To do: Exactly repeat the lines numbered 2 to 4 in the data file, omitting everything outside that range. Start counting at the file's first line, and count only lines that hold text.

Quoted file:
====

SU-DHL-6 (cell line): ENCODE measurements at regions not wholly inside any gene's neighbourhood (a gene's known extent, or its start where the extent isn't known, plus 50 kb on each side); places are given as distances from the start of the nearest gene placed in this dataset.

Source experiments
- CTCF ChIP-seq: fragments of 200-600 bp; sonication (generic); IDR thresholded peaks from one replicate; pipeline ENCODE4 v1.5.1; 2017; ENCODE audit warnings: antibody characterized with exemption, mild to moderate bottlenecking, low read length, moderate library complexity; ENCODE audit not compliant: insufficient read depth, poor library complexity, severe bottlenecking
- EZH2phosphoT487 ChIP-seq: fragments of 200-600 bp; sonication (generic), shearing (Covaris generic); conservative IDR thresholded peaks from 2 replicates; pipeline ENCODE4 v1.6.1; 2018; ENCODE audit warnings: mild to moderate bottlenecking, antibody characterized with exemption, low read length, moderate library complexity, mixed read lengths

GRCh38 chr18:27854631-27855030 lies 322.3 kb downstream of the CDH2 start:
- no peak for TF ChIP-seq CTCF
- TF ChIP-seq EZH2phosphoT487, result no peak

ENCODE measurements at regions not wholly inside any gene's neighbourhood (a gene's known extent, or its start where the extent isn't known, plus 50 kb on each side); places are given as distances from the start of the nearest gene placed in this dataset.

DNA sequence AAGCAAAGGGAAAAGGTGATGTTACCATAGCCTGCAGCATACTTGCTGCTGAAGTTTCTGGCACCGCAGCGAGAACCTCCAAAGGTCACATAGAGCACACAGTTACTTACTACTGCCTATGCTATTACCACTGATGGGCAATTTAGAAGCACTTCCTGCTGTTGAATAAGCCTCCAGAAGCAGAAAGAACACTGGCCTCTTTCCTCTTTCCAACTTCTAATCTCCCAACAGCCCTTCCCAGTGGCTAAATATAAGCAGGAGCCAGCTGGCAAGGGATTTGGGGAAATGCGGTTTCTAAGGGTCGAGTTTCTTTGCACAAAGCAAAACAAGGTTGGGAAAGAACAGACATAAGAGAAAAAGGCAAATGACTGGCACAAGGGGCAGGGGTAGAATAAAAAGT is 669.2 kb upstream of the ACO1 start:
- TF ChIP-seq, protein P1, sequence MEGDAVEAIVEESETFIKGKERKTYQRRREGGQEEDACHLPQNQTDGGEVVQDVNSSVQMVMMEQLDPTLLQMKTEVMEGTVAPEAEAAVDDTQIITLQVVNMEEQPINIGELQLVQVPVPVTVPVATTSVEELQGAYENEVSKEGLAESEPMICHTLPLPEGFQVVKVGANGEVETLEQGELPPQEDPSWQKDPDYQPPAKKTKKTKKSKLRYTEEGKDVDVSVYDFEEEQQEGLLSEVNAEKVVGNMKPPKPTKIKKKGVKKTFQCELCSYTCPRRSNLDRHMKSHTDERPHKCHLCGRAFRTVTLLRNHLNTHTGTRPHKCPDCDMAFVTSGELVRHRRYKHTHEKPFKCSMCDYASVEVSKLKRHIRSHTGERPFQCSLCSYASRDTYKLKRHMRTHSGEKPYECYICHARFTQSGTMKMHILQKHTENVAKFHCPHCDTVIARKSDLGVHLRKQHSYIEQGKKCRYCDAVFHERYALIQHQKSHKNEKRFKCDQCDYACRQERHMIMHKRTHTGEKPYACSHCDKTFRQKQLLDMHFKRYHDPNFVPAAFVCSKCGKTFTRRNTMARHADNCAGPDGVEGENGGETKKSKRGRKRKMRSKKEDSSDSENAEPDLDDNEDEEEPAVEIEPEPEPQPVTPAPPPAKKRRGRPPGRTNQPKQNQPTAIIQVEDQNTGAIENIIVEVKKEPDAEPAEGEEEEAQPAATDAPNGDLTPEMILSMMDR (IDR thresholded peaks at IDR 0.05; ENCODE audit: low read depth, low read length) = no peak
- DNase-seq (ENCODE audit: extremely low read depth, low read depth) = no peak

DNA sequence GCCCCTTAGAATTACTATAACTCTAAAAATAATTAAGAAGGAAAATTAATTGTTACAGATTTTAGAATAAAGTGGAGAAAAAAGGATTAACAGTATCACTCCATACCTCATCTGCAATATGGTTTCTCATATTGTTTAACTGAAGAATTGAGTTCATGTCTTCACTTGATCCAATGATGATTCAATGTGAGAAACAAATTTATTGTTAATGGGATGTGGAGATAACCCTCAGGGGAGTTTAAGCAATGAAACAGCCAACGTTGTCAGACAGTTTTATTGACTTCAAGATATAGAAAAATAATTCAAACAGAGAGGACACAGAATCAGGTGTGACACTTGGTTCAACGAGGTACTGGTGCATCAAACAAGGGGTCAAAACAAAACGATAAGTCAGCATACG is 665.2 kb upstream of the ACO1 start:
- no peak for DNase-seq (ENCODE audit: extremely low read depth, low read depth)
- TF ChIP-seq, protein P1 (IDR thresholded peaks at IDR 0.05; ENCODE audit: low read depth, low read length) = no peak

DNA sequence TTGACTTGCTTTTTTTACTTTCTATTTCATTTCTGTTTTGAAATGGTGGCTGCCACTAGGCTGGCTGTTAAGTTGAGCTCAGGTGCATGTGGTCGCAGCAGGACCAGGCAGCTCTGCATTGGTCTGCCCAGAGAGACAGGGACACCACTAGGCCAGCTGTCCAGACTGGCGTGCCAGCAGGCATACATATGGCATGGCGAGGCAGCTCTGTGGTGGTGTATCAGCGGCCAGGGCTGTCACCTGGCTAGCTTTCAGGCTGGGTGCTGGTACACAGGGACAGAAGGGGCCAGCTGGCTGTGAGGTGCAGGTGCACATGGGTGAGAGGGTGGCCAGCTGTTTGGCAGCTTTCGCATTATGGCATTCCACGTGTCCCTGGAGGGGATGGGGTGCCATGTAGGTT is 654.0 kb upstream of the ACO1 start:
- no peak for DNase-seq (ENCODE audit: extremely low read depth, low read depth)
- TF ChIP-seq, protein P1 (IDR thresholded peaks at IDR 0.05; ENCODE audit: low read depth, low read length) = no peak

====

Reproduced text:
Source experiments
- CTCF ChIP-seq: fragments of 200-600 bp; sonication (generic); IDR thresholded peaks from one replicate; pipeline ENCODE4 v1.5.1; 2017; ENCODE audit warnings: antibody characterized with exemption, mild to moderate bottlenecking, low read length, moderate library complexity; ENCODE audit not compliant: insufficient read depth, poor library complexity, severe bottlenecking
- EZH2phosphoT487 ChIP-seq: fragments of 200-600 bp; sonication (generic), shearing (Covaris generic); conservative IDR thresholded peaks from 2 replicates; pipeline ENCODE4 v1.6.1; 2018; ENCODE audit warnings: mild to moderate bottlenecking, antibody characterized with exemption, low read length, moderate library complexity, mixed read lengths